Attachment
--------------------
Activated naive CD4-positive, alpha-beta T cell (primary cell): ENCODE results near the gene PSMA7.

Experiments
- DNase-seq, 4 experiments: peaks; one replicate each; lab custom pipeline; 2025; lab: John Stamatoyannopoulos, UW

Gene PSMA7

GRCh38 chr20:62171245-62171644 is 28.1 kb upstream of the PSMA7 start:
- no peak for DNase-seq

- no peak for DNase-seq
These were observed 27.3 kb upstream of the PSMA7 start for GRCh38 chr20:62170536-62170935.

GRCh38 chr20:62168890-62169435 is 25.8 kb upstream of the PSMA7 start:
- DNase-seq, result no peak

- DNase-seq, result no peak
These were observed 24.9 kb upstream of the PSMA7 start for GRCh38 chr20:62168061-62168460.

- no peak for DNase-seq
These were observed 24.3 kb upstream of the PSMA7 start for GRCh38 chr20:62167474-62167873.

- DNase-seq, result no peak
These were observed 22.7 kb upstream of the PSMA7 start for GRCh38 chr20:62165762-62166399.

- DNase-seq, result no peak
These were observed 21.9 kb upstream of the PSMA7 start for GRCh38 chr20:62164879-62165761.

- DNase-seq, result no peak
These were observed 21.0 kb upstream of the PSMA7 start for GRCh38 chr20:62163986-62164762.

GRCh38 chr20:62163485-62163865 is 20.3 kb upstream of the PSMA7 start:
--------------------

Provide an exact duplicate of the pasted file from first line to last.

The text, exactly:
Activated naive CD4-positive, alpha-beta T cell (primary cell): ENCODE results near the gene PSMA7.

Experiments
- DNase-seq, 4 experiments: peaks; one replicate each; lab custom pipeline; 2025; lab: John Stamatoyannopoulos, UW

Gene PSMA7

GRCh38 chr20:62171245-62171644 is 28.1 kb upstream of the PSMA7 start:
- no peak for DNase-seq

- no peak for DNase-seq
These were observed 27.3 kb upstream of the PSMA7 start for GRCh38 chr20:62170536-62170935.

GRCh38 chr20:62168890-62169435 is 25.8 kb upstream of the PSMA7 start:
- DNase-seq, result no peak

- DNase-seq, result no peak
These were observed 24.9 kb upstream of the PSMA7 start for GRCh38 chr20:62168061-62168460.

- no peak for DNase-seq
These were observed 24.3 kb upstream of the PSMA7 start for GRCh38 chr20:62167474-62167873.

- DNase-seq, result no peak
These were observed 22.7 kb upstream of the PSMA7 start for GRCh38 chr20:62165762-62166399.

- DNase-seq, result no peak
These were observed 21.9 kb upstream of the PSMA7 start for GRCh38 chr20:62164879-62165761.

- DNase-seq, result no peak
These were observed 21.0 kb upstream of the PSMA7 start for GRCh38 chr20:62163986-62164762.

GRCh38 chr20:62163485-62163865 is 20.3 kb upstream of the PSMA7 start: